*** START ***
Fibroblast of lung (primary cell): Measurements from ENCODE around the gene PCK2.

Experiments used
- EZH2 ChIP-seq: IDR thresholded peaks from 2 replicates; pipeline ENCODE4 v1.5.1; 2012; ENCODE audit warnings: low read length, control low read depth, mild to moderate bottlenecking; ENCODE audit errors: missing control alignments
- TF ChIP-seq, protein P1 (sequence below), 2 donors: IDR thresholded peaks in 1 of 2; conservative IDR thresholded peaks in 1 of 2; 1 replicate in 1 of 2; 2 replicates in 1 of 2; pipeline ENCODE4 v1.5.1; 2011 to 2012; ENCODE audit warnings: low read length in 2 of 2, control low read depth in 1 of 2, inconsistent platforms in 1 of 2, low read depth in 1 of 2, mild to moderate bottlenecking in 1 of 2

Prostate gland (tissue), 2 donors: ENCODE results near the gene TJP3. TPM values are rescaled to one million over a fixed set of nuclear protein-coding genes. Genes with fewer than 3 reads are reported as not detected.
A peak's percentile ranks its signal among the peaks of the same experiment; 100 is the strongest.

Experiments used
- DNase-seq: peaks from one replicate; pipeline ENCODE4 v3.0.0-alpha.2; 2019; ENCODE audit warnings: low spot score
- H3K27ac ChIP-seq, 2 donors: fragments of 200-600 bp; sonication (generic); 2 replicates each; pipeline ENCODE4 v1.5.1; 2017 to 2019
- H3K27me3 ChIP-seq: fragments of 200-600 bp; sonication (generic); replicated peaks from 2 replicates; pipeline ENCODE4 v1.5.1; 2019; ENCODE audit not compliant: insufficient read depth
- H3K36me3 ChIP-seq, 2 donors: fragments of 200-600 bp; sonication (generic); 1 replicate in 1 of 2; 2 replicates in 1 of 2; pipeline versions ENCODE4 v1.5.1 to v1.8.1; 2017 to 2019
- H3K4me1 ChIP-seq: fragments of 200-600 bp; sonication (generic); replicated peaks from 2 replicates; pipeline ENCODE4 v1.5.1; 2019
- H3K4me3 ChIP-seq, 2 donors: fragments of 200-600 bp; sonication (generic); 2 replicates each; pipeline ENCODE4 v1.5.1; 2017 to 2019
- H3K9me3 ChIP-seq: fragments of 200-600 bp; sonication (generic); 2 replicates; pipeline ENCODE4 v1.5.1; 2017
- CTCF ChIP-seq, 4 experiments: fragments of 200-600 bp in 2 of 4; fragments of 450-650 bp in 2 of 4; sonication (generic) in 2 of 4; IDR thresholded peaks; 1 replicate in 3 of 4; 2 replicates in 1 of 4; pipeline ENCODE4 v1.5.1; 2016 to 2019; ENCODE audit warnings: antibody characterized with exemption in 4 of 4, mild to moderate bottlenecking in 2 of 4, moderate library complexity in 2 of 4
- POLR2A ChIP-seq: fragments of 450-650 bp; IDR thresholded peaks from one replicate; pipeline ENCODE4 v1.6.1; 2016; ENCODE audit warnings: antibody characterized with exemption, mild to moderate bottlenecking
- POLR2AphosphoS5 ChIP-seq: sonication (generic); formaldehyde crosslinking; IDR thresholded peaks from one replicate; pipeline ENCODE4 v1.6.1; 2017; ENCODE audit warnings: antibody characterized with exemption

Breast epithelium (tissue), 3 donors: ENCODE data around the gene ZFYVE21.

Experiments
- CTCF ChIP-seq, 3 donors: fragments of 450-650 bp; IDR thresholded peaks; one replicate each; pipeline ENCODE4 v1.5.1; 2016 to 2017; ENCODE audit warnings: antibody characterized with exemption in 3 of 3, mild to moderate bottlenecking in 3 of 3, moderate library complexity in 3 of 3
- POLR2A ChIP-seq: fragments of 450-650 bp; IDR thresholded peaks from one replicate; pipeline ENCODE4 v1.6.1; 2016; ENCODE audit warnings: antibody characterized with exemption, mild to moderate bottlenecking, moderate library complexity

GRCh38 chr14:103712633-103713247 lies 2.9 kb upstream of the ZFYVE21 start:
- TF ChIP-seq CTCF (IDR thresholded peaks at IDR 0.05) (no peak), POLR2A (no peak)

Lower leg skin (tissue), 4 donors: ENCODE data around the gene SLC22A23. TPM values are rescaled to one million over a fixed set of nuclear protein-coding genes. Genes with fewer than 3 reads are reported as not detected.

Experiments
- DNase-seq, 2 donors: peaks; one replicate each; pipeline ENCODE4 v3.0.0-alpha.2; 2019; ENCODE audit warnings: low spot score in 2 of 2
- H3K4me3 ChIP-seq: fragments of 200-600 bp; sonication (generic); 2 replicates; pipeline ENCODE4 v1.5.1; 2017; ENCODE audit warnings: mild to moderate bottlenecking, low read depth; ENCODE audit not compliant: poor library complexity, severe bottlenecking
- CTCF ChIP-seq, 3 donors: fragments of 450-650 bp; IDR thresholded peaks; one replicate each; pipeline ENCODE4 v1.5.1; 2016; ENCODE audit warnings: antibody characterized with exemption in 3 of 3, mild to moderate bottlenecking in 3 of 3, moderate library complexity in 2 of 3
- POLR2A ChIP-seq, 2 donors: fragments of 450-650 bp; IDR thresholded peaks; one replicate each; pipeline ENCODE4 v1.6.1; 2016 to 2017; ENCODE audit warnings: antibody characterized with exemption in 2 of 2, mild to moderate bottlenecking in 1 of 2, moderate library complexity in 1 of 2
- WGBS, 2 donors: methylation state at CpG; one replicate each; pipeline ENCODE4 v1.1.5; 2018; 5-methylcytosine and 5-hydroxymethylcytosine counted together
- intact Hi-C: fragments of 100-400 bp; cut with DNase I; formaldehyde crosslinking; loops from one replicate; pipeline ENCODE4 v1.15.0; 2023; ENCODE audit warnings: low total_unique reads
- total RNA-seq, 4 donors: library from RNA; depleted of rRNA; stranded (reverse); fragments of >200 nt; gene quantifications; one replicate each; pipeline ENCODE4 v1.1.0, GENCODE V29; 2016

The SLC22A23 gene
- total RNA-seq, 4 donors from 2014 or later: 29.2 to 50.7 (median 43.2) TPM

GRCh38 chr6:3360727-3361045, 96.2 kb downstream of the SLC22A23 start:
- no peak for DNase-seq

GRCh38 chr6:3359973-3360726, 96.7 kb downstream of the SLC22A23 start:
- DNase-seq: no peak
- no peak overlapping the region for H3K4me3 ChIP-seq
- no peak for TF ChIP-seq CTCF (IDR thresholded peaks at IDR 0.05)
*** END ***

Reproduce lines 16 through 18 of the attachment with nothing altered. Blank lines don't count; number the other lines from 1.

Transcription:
- POLR2A ChIP-seq: fragments of 450-650 bp; IDR thresholded peaks from one replicate; pipeline ENCODE4 v1.6.1; 2016; ENCODE audit warnings: antibody characterized with exemption, mild to moderate bottlenecking
- POLR2AphosphoS5 ChIP-seq: sonication (generic); formaldehyde crosslinking; IDR thresholded peaks from one replicate; pipeline ENCODE4 v1.6.1; 2017; ENCODE audit warnings: antibody characterized with exemption

Breast epithelium (tissue), 3 donors: ENCODE data around the gene ZFYVE21.